My very first "Little Adventure" happened a long, long time before I even thought of starting this blog. In 1936, to be exact. I was all of two years old and already wanting to see the world. That summer my parents took me along to a summer camp, probably run by a church group, at Peck’s Pond in Pike County near the northeast corner of Pennsylvania. This “pond” is actually a fair-sized lake, created in 1906 by damming up Bushkill Creek in the heart of the Pocono Mountains, right off Route 402. One night, while they were fast asleep, I decided to go looking for bears. Cute little bears. Sneaking out of the cabin, I wandered by moonlight into the woods alone. Fortunately, no bear had me for a midnight snack. I wouldn't have tasted very good anyway, as I was a skinny little brat.
My parents soon realized I was gone, and sounded the alarm. Moments later the entire camp went looking for me, and found me down by the water’s edge. After that they never left me out of their sight.
By the age of four I became fascinated by motor vehicles, as most boys at that time were. So I took “driving lessons” on an old abandoned truck at the farm of my mother’s Uncle Sam (photo, above). Somehow the Commonwealth of Pennsylvania did not deem this sufficient for a driver’s license, so I had to wait another twelve years.
In the meantime I yearned to fly, so in 1939 my dad took me on a sightseeing flight from the local airport, Allentown-Bethlehem-Easton (ABE) (Now Lehigh Valley International, LVI). The aircraft used was already ancient, dating from 1927. It was a Ford Trimotor, commonly known as the “Tin Goose” because it used all-metal construction, and had wicker seats for the 8 passengers. We circled the Allentown area at a low-enough altitude so all could see the sights, such as they were. (photo above).
Another event in 1939 that could qualify as an “adventure,” at least to a impressionable five-year-old boy, was the fabulous New York World’s Fair, an international extravaganza celebrating the transition of the World of Today into the futuristic World of Tomorrow. My dad took me there, mostly because he wanted to see it himself. We rode a Lehigh Valley Railroad steam train from Allentown, Pennsylvania, to Penn Station in New York City, stopping at Newark to change to an electric locomotive. Once there, it was the subway to Flushing Meadows in Queens. The most memorable sight was the Trylon and Perisphere (stamp picture, left) , but to me the best were the roller coaster rides in the amusement area.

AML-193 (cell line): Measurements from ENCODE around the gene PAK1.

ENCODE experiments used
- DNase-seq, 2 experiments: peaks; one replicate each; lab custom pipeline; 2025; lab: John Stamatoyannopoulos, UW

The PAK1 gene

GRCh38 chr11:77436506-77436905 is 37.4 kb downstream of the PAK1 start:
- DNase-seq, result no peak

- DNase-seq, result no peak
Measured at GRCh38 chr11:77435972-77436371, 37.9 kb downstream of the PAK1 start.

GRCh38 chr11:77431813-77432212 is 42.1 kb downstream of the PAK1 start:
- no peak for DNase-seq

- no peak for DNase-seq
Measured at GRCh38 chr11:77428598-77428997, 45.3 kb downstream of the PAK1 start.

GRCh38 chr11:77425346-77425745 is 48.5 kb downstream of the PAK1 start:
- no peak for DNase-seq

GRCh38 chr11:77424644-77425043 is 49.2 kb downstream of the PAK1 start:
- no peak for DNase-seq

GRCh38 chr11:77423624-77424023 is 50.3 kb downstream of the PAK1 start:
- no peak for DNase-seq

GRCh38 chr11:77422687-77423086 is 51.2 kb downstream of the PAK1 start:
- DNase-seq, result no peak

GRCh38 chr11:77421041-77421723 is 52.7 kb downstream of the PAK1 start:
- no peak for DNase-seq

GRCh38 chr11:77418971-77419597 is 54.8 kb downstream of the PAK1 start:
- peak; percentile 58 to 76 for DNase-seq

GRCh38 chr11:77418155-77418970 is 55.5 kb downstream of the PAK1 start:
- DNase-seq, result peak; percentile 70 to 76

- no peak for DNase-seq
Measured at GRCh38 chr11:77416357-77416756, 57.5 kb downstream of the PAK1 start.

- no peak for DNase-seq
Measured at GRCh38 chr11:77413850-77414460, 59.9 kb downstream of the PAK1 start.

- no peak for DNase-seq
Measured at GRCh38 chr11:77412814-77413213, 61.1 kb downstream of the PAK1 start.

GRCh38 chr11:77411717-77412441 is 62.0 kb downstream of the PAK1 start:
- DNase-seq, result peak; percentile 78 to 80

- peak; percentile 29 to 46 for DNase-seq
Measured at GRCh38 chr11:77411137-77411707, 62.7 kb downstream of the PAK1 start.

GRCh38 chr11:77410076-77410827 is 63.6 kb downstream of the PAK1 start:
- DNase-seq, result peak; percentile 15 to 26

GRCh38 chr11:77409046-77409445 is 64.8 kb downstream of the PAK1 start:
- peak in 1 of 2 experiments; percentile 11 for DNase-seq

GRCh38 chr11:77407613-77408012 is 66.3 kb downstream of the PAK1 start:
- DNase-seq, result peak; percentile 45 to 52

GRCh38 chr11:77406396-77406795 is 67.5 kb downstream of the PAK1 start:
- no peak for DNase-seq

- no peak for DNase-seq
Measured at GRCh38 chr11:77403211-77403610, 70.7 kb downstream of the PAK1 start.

As World War II progressed I became ever more fascinated with aviation. For Christmas 1944 Santa brought me a toy cockpit made of cardboard, complete with working pedals, and a wheel on a movable stick. The instruction book showed me how to take off, bank and turn, level off, and land. Then, our primary school held a contest to see which kid could sell the most war bonds, a government plan for financing the conflict. The first prize was a flying lesson with the Civil Air Patrol. Since my dad sympathized with my desires and considered these bonds to be a good investment, he bought a bunch from me, and I won.
The war was not yet over when the day of my lesson arrived. We took a bus out to ABE Airport and I climbed into the front seat of a 1937 Piper T3 trainer (photo, right), commonly called a “Piper Cub.” The instructor sat in the seat behind me, with another set of controls. He, of course, did the takeoff and landing, but once at altitude he let me take over for a few minutes. What a thrill as I flew low over our neighborhood!
Thank you, Dad. Thank you for everything.
So those were my earliest real adventures, which prepared me for many more in later years. Some of these now fill the entries on this blog.
Text copyright © 2010 Earl Steinbicker
SO, just what Little Adventure am I up to now in 2013? Why, just the most challenging one of them all! CLICK HERE TO FIND OUT.
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